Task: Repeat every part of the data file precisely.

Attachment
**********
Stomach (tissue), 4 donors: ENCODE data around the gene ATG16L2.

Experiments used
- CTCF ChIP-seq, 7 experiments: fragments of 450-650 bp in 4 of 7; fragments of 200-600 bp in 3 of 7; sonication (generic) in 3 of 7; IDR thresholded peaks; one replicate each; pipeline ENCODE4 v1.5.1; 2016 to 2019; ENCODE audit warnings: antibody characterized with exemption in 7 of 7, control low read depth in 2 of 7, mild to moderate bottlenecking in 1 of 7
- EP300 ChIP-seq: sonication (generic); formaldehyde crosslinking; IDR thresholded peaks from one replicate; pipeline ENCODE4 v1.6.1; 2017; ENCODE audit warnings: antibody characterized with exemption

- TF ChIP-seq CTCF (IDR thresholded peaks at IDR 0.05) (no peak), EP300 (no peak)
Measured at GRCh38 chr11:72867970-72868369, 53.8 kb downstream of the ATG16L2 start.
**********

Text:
Stomach (tissue), 4 donors: ENCODE data around the gene ATG16L2.

Experiments used
- CTCF ChIP-seq, 7 experiments: fragments of 450-650 bp in 4 of 7; fragments of 200-600 bp in 3 of 7; sonication (generic) in 3 of 7; IDR thresholded peaks; one replicate each; pipeline ENCODE4 v1.5.1; 2016 to 2019; ENCODE audit warnings: antibody characterized with exemption in 7 of 7, control low read depth in 2 of 7, mild to moderate bottlenecking in 1 of 7
- EP300 ChIP-seq: sonication (generic); formaldehyde crosslinking; IDR thresholded peaks from one replicate; pipeline ENCODE4 v1.6.1; 2017; ENCODE audit warnings: antibody characterized with exemption

- TF ChIP-seq CTCF (IDR thresholded peaks at IDR 0.05) (no peak), EP300 (no peak)
Measured at GRCh38 chr11:72867970-72868369, 53.8 kb downstream of the ATG16L2 start.